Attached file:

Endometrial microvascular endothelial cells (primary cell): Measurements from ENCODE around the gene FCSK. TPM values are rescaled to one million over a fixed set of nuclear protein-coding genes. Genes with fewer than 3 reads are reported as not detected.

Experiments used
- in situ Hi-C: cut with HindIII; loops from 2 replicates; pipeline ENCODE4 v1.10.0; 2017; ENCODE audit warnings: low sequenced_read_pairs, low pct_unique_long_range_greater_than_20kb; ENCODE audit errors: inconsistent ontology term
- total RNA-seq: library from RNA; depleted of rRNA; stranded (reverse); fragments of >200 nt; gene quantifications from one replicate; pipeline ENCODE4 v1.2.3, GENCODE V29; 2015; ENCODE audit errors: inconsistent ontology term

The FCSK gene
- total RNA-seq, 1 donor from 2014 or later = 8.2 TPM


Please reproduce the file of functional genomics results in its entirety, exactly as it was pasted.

Endometrial microvascular endothelial cells (primary cell): Measurements from ENCODE around the gene FCSK. TPM values are rescaled to one million over a fixed set of nuclear protein-coding genes. Genes with fewer than 3 reads are reported as not detected.

Experiments used
- in situ Hi-C: cut with HindIII; loops from 2 replicates; pipeline ENCODE4 v1.10.0; 2017; ENCODE audit warnings: low sequenced_read_pairs, low pct_unique_long_range_greater_than_20kb; ENCODE audit errors: inconsistent ontology term
- total RNA-seq: library from RNA; depleted of rRNA; stranded (reverse); fragments of >200 nt; gene quantifications from one replicate; pipeline ENCODE4 v1.2.3, GENCODE V29; 2015; ENCODE audit errors: inconsistent ontology term

The FCSK gene
- total RNA-seq, 1 donor from 2014 or later = 8.2 TPM